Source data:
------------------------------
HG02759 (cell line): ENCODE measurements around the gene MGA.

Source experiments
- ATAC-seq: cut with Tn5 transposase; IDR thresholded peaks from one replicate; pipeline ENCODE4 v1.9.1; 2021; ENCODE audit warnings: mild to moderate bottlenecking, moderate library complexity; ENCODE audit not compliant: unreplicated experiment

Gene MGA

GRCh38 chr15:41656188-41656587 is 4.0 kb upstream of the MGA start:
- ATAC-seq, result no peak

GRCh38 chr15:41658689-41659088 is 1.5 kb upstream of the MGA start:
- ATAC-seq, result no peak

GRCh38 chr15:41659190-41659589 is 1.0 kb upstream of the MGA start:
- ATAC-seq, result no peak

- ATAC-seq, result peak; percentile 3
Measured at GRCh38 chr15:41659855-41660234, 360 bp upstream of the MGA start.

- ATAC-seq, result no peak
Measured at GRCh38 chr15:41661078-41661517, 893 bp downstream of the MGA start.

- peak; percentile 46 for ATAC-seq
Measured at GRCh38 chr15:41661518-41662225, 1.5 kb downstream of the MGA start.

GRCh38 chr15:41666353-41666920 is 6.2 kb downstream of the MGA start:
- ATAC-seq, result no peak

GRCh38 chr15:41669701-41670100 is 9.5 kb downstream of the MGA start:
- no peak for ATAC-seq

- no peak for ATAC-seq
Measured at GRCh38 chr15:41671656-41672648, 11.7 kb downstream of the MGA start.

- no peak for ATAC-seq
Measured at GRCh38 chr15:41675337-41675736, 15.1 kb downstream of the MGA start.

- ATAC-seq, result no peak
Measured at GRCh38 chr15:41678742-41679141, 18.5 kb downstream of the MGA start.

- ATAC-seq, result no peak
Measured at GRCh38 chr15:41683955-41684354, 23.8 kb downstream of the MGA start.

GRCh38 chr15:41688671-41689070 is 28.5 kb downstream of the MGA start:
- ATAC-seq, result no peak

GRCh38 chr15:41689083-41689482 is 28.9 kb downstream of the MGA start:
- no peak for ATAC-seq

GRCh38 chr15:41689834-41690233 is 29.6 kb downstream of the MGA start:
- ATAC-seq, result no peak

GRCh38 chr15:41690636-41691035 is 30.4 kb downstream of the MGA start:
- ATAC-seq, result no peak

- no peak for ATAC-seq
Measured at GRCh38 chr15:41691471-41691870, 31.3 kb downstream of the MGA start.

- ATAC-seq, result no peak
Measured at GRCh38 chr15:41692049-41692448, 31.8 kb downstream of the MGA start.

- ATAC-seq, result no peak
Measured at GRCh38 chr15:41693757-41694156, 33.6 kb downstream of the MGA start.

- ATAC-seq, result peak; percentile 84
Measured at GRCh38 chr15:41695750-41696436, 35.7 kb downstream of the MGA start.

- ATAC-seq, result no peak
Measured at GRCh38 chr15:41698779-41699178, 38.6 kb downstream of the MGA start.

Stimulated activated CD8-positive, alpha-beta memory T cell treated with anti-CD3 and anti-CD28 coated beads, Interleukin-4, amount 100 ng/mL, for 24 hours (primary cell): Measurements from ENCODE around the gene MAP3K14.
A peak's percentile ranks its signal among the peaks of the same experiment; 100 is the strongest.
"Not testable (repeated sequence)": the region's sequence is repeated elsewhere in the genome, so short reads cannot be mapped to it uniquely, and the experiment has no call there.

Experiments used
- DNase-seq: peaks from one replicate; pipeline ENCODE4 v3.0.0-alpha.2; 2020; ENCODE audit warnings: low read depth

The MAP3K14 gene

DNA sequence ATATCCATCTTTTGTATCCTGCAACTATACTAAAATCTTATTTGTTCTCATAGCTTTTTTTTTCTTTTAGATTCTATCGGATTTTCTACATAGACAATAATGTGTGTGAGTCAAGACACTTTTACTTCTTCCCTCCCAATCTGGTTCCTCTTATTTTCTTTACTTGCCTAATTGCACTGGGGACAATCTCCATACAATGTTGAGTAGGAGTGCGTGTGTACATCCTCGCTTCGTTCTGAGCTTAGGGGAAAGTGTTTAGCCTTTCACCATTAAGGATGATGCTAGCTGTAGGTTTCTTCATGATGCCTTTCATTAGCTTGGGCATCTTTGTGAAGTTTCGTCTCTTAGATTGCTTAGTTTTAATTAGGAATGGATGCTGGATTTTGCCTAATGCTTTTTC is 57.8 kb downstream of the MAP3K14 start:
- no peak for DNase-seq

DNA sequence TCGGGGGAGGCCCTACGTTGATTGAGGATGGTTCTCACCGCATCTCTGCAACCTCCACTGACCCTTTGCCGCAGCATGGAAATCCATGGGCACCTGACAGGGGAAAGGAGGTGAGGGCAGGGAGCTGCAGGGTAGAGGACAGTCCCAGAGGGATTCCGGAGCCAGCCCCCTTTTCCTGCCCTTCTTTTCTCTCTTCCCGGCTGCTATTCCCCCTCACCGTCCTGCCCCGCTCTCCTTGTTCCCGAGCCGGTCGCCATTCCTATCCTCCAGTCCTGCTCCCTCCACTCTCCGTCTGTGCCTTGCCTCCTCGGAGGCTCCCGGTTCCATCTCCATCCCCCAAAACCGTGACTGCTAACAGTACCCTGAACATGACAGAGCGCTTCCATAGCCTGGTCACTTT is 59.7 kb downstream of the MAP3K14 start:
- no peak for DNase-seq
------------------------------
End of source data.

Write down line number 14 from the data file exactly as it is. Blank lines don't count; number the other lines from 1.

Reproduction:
Measured at GRCh38 chr15:41661078-41661517, 893 bp downstream of the MGA start.